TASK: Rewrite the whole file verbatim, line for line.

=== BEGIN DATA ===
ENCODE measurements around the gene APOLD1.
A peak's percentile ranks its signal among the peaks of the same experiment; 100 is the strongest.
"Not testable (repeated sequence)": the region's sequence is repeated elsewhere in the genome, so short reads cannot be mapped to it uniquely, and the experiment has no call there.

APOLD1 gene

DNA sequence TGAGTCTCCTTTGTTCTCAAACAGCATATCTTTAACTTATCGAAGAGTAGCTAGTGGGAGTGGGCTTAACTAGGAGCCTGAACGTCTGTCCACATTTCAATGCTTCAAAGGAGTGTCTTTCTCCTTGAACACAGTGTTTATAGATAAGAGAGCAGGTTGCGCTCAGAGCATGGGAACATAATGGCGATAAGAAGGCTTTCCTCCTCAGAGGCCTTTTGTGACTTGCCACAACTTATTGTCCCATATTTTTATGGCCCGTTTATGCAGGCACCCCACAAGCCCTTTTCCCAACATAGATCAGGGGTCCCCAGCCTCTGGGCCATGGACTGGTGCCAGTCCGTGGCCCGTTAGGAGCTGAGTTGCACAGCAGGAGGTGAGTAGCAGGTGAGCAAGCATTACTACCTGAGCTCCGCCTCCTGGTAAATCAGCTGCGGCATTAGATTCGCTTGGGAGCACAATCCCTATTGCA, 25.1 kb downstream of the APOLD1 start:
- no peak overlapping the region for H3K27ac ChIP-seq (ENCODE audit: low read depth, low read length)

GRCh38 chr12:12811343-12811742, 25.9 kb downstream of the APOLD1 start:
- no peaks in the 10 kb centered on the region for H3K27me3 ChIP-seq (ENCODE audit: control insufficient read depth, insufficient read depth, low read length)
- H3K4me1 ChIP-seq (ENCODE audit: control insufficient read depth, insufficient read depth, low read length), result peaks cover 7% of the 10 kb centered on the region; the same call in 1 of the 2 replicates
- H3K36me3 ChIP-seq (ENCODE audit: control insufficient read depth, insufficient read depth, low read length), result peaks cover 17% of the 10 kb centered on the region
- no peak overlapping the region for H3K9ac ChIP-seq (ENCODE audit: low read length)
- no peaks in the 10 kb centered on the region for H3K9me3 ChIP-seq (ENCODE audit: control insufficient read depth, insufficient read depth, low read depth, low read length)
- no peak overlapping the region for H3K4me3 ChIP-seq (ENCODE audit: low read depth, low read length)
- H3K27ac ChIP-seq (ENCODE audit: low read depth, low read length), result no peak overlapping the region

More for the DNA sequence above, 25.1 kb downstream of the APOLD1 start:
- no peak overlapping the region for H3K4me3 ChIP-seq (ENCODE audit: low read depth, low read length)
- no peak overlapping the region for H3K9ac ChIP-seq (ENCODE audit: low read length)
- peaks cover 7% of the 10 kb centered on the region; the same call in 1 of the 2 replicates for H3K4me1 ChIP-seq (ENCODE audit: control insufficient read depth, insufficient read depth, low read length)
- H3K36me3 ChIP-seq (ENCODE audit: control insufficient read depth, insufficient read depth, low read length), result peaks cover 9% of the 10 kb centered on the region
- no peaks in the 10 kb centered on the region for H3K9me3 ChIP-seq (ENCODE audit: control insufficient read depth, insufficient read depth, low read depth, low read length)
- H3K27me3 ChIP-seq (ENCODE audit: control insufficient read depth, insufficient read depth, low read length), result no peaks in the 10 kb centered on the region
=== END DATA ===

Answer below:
ENCODE measurements around the gene APOLD1.
A peak's percentile ranks its signal among the peaks of the same experiment; 100 is the strongest.
"Not testable (repeated sequence)": the region's sequence is repeated elsewhere in the genome, so short reads cannot be mapped to it uniquely, and the experiment has no call there.

APOLD1 gene

DNA sequence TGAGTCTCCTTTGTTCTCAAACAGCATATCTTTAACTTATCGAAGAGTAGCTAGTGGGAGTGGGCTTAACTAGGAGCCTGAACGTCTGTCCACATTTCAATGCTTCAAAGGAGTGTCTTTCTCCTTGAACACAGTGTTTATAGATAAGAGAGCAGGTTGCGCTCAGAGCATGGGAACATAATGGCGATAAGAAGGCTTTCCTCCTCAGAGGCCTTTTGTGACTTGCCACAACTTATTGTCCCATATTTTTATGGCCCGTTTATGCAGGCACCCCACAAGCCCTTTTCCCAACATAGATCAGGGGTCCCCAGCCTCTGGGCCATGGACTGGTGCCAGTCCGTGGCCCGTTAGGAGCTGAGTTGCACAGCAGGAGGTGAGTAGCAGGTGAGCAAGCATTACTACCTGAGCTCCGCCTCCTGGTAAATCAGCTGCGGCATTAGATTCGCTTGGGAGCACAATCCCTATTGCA, 25.1 kb downstream of the APOLD1 start:
- no peak overlapping the region for H3K27ac ChIP-seq (ENCODE audit: low read depth, low read length)

GRCh38 chr12:12811343-12811742, 25.9 kb downstream of the APOLD1 start:
- no peaks in the 10 kb centered on the region for H3K27me3 ChIP-seq (ENCODE audit: control insufficient read depth, insufficient read depth, low read length)
- H3K4me1 ChIP-seq (ENCODE audit: control insufficient read depth, insufficient read depth, low read length), result peaks cover 7% of the 10 kb centered on the region; the same call in 1 of the 2 replicates
- H3K36me3 ChIP-seq (ENCODE audit: control insufficient read depth, insufficient read depth, low read length), result peaks cover 17% of the 10 kb centered on the region
- no peak overlapping the region for H3K9ac ChIP-seq (ENCODE audit: low read length)
- no peaks in the 10 kb centered on the region for H3K9me3 ChIP-seq (ENCODE audit: control insufficient read depth, insufficient read depth, low read depth, low read length)
- no peak overlapping the region for H3K4me3 ChIP-seq (ENCODE audit: low read depth, low read length)
- H3K27ac ChIP-seq (ENCODE audit: low read depth, low read length), result no peak overlapping the region

More for the DNA sequence above, 25.1 kb downstream of the APOLD1 start:
- no peak overlapping the region for H3K4me3 ChIP-seq (ENCODE audit: low read depth, low read length)
- no peak overlapping the region for H3K9ac ChIP-seq (ENCODE audit: low read length)
- peaks cover 7% of the 10 kb centered on the region; the same call in 1 of the 2 replicates for H3K4me1 ChIP-seq (ENCODE audit: control insufficient read depth, insufficient read depth, low read length)
- H3K36me3 ChIP-seq (ENCODE audit: control insufficient read depth, insufficient read depth, low read length), result peaks cover 9% of the 10 kb centered on the region
- no peaks in the 10 kb centered on the region for H3K9me3 ChIP-seq (ENCODE audit: control insufficient read depth, insufficient read depth, low read depth, low read length)
- H3K27me3 ChIP-seq (ENCODE audit: control insufficient read depth, insufficient read depth, low read length), result no peaks in the 10 kb centered on the region